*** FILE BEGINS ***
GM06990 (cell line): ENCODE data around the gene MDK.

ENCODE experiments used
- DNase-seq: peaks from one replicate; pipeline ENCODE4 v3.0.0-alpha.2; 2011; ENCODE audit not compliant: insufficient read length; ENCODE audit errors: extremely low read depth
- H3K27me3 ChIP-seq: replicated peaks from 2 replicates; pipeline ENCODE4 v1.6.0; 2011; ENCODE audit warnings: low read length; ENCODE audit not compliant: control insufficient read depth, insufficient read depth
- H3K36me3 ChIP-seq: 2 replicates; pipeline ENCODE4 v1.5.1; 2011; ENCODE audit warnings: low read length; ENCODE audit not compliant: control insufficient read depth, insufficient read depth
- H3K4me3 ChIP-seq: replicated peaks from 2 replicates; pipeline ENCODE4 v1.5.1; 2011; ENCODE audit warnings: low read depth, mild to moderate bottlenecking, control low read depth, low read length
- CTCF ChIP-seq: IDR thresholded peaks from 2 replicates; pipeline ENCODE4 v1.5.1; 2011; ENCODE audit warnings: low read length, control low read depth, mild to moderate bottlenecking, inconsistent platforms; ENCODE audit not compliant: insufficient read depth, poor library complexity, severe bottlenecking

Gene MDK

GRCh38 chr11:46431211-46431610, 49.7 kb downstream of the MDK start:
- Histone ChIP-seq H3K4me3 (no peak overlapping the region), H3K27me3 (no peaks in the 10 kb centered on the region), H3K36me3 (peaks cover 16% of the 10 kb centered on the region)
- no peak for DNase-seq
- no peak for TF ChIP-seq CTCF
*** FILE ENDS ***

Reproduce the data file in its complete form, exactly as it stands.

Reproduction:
GM06990 (cell line): ENCODE data around the gene MDK.

ENCODE experiments used
- DNase-seq: peaks from one replicate; pipeline ENCODE4 v3.0.0-alpha.2; 2011; ENCODE audit not compliant: insufficient read length; ENCODE audit errors: extremely low read depth
- H3K27me3 ChIP-seq: replicated peaks from 2 replicates; pipeline ENCODE4 v1.6.0; 2011; ENCODE audit warnings: low read length; ENCODE audit not compliant: control insufficient read depth, insufficient read depth
- H3K36me3 ChIP-seq: 2 replicates; pipeline ENCODE4 v1.5.1; 2011; ENCODE audit warnings: low read length; ENCODE audit not compliant: control insufficient read depth, insufficient read depth
- H3K4me3 ChIP-seq: replicated peaks from 2 replicates; pipeline ENCODE4 v1.5.1; 2011; ENCODE audit warnings: low read depth, mild to moderate bottlenecking, control low read depth, low read length
- CTCF ChIP-seq: IDR thresholded peaks from 2 replicates; pipeline ENCODE4 v1.5.1; 2011; ENCODE audit warnings: low read length, control low read depth, mild to moderate bottlenecking, inconsistent platforms; ENCODE audit not compliant: insufficient read depth, poor library complexity, severe bottlenecking

Gene MDK

GRCh38 chr11:46431211-46431610, 49.7 kb downstream of the MDK start:
- Histone ChIP-seq H3K4me3 (no peak overlapping the region), H3K27me3 (no peaks in the 10 kb centered on the region), H3K36me3 (peaks cover 16% of the 10 kb centered on the region)
- no peak for DNase-seq
- no peak for TF ChIP-seq CTCF